Proclaiming It: If you don't remember the sequence of the Acts drama, at least in its early chapters, put this reading into context for yourself by reading Acts, from at least the end of Peter's Pentecost speech at the link above, up to today's passage in chapter 5. This passage is a straightforward summary, and an unrushed, matter-of-fact proclamation by the lector will be just right. The reason many were unwilling to join the Christians meeting in Solomon's Portico is that the Jewish religious tribunal known as the Sanhedrin had prohibited the apostles from speaking in Jesus' name (see Acts 4). In spite of the ban, many still join.

Also noteworthy here is how the apostles' careers mirror so closely Jesus' own experiences as a healer and exorcist, and as one who drew a following of the curious and the admiring.

Second Reading, Revelation 1:9-11, 12-13, 17-19 [Jerusalem Bible translation]

The Literary Background and our Liturgical Setting: Early in the season dedicated to celebrating and pondering Jesus' resurrection, a first-generation Christian mystic invites us to plumb his insight into mystery of the Risen One. The author wants to impress on us the authority behind what he is handing on.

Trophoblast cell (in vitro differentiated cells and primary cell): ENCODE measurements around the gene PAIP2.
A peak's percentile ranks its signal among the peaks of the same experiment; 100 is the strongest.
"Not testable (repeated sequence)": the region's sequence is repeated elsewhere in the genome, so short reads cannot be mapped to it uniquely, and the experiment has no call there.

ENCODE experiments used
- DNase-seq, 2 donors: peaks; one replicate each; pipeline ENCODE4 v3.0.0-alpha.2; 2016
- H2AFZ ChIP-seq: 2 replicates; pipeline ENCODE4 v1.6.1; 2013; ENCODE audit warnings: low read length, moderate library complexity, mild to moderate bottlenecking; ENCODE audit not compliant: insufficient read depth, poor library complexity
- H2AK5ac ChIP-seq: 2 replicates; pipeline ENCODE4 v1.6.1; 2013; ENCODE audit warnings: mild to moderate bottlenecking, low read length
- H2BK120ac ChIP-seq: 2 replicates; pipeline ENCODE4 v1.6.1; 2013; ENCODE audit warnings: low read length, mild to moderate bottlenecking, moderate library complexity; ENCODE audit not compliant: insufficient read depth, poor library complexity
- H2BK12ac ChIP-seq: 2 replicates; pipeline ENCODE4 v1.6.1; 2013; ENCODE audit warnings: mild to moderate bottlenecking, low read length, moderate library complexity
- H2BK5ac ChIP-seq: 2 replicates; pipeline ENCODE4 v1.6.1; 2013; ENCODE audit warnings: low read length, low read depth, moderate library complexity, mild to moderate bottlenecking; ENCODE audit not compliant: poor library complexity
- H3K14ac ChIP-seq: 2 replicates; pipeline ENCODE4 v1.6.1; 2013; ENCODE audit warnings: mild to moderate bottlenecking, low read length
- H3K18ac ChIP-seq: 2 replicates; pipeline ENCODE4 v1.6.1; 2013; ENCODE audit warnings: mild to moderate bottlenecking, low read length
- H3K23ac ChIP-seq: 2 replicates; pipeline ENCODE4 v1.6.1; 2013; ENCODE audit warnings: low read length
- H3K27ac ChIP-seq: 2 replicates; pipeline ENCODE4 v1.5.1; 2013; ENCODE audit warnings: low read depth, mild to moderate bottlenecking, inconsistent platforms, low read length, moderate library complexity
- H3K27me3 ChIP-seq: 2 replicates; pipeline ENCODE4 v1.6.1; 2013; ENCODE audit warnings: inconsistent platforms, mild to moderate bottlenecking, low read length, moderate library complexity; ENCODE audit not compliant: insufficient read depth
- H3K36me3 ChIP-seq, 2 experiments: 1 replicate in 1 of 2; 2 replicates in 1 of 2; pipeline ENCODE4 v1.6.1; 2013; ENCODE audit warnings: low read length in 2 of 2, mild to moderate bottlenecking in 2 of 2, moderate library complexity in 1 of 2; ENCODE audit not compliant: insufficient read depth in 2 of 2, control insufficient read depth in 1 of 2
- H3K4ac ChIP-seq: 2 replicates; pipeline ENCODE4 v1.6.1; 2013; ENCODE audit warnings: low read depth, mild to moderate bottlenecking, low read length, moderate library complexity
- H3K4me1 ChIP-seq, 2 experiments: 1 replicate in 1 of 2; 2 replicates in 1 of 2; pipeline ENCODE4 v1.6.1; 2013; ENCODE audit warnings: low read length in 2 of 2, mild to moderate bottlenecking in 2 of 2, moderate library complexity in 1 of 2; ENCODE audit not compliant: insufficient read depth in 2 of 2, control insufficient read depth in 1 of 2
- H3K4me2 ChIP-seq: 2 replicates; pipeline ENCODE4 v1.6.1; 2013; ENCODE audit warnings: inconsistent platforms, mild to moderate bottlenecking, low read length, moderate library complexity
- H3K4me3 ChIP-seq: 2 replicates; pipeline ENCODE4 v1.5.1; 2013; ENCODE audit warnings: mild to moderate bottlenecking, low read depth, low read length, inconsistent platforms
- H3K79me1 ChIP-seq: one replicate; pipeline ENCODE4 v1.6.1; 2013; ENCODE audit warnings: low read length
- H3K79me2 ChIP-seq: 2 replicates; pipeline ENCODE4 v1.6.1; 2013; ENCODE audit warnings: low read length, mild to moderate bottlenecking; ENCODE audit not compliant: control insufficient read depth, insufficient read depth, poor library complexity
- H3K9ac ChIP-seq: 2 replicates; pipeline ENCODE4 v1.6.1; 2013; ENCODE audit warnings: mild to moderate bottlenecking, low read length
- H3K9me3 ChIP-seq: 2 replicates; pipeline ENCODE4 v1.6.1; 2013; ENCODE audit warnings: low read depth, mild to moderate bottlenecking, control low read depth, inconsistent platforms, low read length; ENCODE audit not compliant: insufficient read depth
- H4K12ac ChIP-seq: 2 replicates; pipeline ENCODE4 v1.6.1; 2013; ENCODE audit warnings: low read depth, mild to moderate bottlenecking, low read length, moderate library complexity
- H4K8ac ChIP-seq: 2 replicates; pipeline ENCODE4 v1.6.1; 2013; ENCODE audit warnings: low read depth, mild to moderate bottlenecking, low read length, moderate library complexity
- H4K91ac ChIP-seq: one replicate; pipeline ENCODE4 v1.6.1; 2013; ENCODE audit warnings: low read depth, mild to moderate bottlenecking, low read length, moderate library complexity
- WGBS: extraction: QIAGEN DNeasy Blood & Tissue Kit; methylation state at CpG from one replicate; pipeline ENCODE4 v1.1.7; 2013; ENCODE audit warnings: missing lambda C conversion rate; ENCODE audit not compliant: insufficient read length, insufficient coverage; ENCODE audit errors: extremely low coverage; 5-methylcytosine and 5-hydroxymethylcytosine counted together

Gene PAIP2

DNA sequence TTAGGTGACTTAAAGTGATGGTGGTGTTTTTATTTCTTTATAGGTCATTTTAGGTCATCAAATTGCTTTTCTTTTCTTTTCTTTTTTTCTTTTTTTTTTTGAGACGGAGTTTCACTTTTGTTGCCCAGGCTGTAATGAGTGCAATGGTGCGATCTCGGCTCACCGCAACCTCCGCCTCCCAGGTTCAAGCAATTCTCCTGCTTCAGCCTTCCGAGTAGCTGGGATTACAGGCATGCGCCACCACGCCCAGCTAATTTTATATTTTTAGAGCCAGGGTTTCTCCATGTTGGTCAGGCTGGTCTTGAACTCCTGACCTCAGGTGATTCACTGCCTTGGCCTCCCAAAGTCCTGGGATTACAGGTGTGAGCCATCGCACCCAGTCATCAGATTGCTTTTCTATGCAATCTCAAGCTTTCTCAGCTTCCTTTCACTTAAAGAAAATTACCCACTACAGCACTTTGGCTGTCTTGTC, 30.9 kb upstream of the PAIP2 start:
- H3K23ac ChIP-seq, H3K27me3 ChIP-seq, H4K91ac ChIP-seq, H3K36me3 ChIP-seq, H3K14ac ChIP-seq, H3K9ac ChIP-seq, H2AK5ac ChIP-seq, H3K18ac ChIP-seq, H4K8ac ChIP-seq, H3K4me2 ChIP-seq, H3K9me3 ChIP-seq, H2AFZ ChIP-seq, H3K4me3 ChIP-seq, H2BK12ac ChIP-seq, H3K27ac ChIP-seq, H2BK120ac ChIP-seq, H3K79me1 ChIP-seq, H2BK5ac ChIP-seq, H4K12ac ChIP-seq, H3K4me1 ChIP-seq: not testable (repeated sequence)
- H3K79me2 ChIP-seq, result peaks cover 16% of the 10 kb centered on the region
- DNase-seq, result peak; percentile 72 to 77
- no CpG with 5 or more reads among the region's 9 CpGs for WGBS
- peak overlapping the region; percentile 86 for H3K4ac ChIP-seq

When he says he shares with his audience the distress, kingdom and endurance, he means he, too, acknowledges the kingship of Christ, is also worried about persecution, and relies on the same spiritual source of fortitude as they.

His writing is highly symbolic. Scholars have long proposed that the visions represent ideas in coded language, clear to his audience but opaque to their persecutors, so a safe way to say encouraging words, and to read them.

Proclaiming It: The assembly listening to your proclamation will need some help picturing this episode in their minds. So read slowly, pausing briefly between images. You might practice this reading at home, before someone who is not armed with a missallette. If he or she tells you "OK, I get the picture," and can verbalize it back to you, then you know you're reading it properly.